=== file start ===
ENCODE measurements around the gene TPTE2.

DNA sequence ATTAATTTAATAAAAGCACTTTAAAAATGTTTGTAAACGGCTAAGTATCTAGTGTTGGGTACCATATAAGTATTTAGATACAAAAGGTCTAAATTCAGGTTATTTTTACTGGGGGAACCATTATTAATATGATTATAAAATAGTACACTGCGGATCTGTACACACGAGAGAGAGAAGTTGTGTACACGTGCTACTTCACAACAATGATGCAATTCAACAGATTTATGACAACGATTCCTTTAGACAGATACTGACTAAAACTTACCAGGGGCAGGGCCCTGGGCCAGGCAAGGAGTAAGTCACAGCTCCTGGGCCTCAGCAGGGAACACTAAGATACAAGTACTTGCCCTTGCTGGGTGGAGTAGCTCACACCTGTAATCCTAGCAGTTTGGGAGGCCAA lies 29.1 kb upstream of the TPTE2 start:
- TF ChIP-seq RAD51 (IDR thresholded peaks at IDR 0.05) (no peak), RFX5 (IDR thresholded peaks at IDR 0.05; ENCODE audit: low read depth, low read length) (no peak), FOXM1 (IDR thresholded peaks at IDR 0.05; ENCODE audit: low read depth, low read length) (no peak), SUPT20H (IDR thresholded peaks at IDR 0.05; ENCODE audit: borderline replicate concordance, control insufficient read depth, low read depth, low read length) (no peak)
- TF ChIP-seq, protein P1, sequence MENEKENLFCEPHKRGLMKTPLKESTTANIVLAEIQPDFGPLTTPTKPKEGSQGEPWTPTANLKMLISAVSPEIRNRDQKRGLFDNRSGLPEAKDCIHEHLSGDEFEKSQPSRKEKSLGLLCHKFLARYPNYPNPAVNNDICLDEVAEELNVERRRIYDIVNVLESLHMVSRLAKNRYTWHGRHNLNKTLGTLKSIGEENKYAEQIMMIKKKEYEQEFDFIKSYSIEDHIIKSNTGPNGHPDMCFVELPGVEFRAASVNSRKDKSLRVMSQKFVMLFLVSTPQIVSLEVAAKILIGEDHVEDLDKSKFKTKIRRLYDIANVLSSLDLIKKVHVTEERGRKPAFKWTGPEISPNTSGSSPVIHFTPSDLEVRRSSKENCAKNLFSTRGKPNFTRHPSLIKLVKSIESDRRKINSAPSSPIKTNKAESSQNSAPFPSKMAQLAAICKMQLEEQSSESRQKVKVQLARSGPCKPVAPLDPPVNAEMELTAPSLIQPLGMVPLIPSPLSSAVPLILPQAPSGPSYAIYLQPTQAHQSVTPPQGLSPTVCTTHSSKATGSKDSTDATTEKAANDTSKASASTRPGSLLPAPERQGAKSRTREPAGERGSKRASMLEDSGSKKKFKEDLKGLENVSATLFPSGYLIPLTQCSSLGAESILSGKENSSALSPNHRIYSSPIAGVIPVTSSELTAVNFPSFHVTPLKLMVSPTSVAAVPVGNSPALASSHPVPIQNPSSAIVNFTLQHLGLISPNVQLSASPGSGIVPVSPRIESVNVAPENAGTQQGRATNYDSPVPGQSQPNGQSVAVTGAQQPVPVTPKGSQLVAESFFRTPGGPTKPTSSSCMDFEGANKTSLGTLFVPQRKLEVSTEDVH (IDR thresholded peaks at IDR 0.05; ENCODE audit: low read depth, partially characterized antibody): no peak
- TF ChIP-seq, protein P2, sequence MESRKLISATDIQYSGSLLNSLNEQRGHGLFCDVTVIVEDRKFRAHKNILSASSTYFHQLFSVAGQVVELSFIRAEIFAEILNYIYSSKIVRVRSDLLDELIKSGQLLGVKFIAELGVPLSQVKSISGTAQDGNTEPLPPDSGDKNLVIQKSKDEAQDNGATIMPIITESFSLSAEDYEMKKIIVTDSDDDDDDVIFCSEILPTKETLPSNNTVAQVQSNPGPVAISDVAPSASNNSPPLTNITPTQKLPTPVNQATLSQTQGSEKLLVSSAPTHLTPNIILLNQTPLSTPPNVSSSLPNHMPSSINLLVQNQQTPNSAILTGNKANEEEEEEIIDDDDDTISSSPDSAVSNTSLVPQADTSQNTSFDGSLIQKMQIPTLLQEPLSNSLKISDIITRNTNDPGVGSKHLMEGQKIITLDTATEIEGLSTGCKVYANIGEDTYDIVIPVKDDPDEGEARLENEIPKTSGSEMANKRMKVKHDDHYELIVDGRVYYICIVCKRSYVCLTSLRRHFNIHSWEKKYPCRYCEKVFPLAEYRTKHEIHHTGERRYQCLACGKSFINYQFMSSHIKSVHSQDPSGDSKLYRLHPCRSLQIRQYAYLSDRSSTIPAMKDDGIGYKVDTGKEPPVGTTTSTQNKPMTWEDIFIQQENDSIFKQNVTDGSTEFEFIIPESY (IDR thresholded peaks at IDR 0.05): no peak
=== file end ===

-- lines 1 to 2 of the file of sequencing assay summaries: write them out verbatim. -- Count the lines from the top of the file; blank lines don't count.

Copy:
ENCODE measurements around the gene TPTE2.

DNA sequence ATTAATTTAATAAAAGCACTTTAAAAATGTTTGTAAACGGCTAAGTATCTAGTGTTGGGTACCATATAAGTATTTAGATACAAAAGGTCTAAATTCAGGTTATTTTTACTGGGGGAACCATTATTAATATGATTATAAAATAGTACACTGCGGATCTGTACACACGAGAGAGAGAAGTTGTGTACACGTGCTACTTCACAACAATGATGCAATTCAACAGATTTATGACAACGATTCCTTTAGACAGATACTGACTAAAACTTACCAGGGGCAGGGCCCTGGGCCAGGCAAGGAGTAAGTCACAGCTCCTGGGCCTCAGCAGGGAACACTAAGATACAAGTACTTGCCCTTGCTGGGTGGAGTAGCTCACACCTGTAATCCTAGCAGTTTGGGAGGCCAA lies 29.1 kb upstream of the TPTE2 start: